Former Eagles quarterback and current ESPN analyst Ron Jaworski, 61, recently purchased Blue Heron Pines Golf Club in Galloway Township for an undisclosed price. The Voorhees Township resident now owns four South Jersey golf courses — Blue Heron Pines, RiverWinds Golf and Tennis Club (West Deptford Township), Running Deer Golf Club (Pittsgrove Township) and Valley Brook Country Club (Gloucester Township) — as part of Ron Jaworski Golf Management Inc.
Q: Why did you buy Blue Heron Pines? Was there something about the course that attracted you other than just the price?
A: Dave, I have been looking for a shore course for a number of years now. Kind of looking back on my golf strategic plan, you know I had Valleybrook (Golf Club) and Running Deer (Golf Club) in pretty much Central Jersey. About two and a half years ago I acquired RiverWinds (Golf and Tennis Club) which is right on the Delaware River, and for my golfing followers and members I really felt I needed something down the shore.
I’ve been looking at a number of opportunities for a few years and fortunately this became available last November and I knew of the rich history and tradition of Blue Heron Pines when Roger Hansen first built it. He is such a golfing aficionado. I knew the golf course was designed beautifully by Steven Kay. It was built properly. It’s a great layout — No. 34 in the country! So when this became available it really fit my long-term plan for growing my golf business.
Q: National surveys have indicated that the golf industry is on the downswing with courses closing all the time. Why did you buy a fourth course to go with what you already have?
A: I think the economies of scale really do work. The fact that I buy my products better. You know when you buy in volume and bulk I’m getting better pricing and I can pass on those savings to my customers. What I really found out at the other three clubs is how much people like what we call the “Eagle Pass.” With the Eagle Pass, if you’re a member of one club, you are a member of all four. So if you are living in West Deptford near RiverWinds and all of a sudden it’s November and you have snow on the ground, you can come down the Jersey Shore and play Blue Heron Pines and it’s part of the membership package.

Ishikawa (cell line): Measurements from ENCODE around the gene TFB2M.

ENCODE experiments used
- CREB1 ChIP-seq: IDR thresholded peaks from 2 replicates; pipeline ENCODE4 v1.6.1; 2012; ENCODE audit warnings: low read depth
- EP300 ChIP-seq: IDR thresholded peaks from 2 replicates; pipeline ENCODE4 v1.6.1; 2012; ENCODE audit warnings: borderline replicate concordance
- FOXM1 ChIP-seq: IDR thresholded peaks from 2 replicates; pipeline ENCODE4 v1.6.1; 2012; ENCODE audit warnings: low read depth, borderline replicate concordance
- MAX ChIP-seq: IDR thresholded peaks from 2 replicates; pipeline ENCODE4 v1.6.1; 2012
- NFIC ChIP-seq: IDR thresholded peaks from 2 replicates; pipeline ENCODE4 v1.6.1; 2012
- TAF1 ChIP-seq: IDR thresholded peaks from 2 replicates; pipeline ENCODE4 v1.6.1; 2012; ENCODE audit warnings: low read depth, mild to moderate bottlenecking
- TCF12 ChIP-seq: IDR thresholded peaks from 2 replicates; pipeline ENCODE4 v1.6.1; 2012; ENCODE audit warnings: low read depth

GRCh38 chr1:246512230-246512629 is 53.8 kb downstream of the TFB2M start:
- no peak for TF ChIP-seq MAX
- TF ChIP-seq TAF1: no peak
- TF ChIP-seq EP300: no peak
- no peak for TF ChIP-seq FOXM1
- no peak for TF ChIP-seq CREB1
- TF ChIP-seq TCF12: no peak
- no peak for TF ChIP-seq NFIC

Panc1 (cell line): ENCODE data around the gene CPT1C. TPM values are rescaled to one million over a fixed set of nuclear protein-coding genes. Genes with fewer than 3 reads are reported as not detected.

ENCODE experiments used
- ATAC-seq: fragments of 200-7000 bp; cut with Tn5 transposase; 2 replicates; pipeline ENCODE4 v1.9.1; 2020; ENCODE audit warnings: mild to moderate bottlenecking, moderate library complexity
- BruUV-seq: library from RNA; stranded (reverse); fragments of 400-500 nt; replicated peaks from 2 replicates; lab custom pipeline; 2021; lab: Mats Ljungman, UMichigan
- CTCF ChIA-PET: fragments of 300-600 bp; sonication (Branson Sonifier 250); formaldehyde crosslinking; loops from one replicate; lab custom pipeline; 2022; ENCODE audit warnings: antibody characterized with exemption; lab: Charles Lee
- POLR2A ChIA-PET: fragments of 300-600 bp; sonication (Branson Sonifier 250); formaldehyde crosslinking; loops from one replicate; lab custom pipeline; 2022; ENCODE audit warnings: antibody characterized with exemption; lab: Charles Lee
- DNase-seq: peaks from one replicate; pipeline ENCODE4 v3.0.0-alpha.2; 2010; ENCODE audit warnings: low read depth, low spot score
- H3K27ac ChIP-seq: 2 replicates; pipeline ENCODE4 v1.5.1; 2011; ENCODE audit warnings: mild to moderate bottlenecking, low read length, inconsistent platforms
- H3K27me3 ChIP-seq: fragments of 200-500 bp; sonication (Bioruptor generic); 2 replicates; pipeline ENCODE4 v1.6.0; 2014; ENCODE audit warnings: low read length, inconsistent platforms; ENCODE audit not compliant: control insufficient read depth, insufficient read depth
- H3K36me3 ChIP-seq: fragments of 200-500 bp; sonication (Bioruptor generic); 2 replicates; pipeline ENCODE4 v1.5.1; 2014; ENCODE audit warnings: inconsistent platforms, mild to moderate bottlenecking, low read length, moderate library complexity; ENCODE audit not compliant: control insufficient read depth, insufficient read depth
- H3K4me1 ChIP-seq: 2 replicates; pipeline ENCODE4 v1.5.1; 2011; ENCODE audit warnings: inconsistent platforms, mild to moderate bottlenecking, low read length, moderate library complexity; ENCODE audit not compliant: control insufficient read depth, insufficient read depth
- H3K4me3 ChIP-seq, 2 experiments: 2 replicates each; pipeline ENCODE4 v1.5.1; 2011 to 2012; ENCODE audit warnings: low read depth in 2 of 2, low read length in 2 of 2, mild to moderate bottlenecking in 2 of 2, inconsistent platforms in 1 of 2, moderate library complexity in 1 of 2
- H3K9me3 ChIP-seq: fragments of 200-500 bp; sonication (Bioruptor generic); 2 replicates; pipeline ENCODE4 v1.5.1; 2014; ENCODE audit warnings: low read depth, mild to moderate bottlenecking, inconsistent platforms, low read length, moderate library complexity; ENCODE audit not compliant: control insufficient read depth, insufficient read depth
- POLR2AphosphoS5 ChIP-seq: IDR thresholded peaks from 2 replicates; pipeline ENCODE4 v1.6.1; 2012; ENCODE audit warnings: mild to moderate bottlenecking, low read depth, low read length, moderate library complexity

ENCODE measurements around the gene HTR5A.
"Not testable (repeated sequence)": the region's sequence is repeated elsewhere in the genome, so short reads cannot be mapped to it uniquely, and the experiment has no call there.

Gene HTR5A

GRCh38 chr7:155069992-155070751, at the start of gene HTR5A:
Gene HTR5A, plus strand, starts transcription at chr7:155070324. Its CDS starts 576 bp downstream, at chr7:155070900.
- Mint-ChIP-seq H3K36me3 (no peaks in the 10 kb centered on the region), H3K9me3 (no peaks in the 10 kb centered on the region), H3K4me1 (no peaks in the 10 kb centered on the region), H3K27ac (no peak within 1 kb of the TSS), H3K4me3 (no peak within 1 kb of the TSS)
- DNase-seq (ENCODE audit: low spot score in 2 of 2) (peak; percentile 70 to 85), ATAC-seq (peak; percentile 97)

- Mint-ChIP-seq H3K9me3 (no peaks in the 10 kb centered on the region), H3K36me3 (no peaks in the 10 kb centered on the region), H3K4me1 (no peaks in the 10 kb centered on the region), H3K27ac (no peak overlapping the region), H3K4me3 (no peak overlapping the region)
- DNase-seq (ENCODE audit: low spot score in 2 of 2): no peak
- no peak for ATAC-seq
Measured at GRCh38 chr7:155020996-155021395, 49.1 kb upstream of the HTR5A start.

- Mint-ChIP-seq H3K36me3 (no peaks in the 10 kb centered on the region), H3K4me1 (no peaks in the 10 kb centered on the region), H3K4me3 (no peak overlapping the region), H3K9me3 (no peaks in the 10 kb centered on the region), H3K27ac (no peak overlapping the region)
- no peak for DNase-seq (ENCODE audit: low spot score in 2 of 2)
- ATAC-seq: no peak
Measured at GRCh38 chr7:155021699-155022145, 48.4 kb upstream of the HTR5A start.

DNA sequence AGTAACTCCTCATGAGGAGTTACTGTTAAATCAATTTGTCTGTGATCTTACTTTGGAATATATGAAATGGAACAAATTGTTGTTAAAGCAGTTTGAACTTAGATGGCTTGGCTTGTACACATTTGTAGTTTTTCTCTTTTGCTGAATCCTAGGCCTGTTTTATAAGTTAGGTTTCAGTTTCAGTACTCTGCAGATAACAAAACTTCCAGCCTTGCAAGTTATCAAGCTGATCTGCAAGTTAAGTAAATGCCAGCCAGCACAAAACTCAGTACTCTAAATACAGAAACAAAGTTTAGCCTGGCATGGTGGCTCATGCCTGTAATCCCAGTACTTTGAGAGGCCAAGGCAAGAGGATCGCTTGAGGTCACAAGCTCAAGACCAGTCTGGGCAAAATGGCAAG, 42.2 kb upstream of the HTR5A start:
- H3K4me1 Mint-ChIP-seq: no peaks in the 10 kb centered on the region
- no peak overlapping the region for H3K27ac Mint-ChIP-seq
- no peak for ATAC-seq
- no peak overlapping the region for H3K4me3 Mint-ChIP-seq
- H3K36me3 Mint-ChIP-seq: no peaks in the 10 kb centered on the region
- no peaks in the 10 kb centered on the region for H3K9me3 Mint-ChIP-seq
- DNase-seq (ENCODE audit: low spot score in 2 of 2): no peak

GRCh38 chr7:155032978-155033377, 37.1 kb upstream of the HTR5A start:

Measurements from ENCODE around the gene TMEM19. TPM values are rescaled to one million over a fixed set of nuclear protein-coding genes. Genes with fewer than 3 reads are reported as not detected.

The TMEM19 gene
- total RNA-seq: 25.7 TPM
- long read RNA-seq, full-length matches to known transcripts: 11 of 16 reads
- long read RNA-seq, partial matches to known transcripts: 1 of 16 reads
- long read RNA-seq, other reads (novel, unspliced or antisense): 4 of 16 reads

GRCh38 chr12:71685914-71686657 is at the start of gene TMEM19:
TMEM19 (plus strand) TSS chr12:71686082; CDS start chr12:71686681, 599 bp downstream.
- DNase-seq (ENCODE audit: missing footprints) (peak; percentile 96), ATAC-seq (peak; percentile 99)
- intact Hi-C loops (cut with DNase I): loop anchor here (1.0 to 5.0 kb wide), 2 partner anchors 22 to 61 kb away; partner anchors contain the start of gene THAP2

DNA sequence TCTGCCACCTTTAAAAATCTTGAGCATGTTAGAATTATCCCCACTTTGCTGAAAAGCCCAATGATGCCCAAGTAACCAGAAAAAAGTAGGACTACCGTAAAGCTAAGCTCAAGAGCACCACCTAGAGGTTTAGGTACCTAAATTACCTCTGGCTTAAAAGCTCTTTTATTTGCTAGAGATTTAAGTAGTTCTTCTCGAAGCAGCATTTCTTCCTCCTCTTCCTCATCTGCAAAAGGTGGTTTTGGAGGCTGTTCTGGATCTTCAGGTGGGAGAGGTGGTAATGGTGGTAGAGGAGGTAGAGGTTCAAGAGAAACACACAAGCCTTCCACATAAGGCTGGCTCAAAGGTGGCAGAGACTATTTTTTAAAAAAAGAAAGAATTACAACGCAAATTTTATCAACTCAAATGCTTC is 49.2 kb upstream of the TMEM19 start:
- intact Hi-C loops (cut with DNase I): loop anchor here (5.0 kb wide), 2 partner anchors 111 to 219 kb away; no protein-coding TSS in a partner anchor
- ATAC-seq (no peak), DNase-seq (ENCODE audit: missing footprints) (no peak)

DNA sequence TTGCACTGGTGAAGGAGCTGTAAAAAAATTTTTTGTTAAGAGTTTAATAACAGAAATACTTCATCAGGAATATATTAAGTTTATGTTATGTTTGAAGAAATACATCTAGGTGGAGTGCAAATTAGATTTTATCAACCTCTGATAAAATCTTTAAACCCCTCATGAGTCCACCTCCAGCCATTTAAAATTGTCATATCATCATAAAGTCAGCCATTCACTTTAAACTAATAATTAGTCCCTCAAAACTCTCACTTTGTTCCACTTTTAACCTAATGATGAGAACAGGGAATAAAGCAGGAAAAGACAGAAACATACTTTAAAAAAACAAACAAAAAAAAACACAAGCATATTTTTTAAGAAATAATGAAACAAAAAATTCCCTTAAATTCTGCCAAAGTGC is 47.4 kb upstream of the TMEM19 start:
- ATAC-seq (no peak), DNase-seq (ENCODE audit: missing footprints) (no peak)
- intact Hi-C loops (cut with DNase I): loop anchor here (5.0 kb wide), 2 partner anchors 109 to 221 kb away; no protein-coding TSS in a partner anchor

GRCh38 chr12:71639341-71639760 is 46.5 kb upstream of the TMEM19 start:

And I think golfers now like to play a lot of different golf courses, and I think the fact that under one membership you can play five golf courses, since I also own a course in York, Pa., called Honey Run (Golf Club), so there is an opportunity to play other golf courses literally for the price of one. So I think that really does work.
I know people are saying golf is declining. I don’t think golfers are declining. I think what happened in the late ’90s was too many golf courses were built when the economy was robust and booming. Every housing development put a golf course in. That just took a little bit of play away from those who were in it for the golf business rather than the housing business and that hurt a little bit. But I think we are seeing now some golf courses close and more rounds are coming back to those golf courses that are there purely for golf, not as part of your housing development.
Q: What are your plans for the course? Are there drastic changes in the works, or are the course and the facilities at the level you expect?
A: Tremendous facilities. Not at the level I expect, but they weren’t bad. Textron (Financial Corp.), who took over the golf course back in October, November, of a year ago did an outstanding job at maintaining the facility. You actually come, David, at a pretty opportune time because today is the day we call “Shock and Awe.” Every maintenance crew from my golf courses is here today. We probably have about 50 people on the golf course right now “shocking” the golf course. Cutting every blade of grass, trimming every tree, trimming around the lakes. A complete makeover of the golf course as far as cleaning it up, trimming things up so we can move play along and make the golf course more playable.
So the “awe” part is when people that were here last week come back this week, they are in awe of what they see and what we did in a short period of time. We are coming up at the big time of the season, so we want this golf course to be in great shape. It is a terrific golf course, the facilities are magnificent.
Q: Where do you see the local golf industry heading? It seems like the local golf, casino and tourism industries have been trying to market Atlantic City along the lines of Myrtle Beach, S.C., and Ocean City, Md. Do you think that goal can be accomplished here?
A: Absolutely. I think clearly A.C. needs to be a golf destination. It serves two purposes. It not only helps the golf courses, it helps the casinos. It is bringing people into our town, driving the economy. As much as I love the game of golf, I also understand the business of golf. You know you’ve got to put bodies on the golf course. That what it’s all about. The Greater Atlantic City Golf Association is a wonderful group of people who care about driving business. And there is room for all of us.